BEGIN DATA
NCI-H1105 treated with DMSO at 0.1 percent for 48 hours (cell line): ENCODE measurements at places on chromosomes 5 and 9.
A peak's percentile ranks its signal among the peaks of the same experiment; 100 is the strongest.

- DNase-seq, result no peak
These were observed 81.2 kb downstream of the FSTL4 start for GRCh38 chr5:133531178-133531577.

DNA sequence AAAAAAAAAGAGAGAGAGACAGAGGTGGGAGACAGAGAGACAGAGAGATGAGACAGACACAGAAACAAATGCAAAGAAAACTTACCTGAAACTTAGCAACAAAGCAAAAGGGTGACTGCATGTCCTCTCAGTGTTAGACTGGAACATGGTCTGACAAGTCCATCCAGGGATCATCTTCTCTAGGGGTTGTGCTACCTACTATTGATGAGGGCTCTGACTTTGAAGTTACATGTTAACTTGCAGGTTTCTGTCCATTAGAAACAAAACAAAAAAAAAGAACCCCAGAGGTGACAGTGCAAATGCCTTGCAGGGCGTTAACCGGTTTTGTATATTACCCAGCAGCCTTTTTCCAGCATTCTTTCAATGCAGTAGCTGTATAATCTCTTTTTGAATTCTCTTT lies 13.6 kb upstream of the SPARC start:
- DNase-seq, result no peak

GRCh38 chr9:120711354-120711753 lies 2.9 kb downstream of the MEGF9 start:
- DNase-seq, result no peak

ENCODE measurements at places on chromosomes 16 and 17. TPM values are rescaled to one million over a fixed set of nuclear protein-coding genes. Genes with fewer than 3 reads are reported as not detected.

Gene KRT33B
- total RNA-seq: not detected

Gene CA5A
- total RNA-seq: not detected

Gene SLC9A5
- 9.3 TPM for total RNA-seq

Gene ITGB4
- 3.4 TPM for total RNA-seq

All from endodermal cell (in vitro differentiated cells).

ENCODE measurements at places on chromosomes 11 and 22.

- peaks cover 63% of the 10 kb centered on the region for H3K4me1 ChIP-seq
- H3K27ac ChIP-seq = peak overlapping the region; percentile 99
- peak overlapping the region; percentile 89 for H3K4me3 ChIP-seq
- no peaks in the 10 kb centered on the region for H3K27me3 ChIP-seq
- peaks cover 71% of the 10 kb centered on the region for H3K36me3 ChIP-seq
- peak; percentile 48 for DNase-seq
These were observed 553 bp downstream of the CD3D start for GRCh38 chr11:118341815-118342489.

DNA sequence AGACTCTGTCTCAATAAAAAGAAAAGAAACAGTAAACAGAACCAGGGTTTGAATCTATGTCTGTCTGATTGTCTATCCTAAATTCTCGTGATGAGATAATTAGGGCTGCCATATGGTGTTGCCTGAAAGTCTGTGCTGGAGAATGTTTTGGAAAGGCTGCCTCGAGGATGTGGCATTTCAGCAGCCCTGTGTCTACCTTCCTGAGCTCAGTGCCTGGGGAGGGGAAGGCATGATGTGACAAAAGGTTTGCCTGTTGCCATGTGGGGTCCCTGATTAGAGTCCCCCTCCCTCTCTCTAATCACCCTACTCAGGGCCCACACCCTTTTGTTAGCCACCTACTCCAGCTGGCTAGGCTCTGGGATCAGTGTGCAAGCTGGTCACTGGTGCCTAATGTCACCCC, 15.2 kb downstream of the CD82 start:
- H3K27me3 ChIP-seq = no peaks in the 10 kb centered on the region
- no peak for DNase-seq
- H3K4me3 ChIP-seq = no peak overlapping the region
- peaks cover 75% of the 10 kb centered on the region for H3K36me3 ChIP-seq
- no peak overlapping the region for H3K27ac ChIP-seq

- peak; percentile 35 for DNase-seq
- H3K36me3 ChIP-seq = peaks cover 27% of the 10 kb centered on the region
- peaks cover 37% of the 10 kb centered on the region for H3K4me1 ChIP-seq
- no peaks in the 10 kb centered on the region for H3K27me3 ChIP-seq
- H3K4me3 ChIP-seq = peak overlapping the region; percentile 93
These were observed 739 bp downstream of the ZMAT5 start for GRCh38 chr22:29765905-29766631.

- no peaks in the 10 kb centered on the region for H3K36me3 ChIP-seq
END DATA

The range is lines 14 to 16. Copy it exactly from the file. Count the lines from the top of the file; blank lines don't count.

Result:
Gene SLC9A5
- 9.3 TPM for total RNA-seq

Gene ITGB4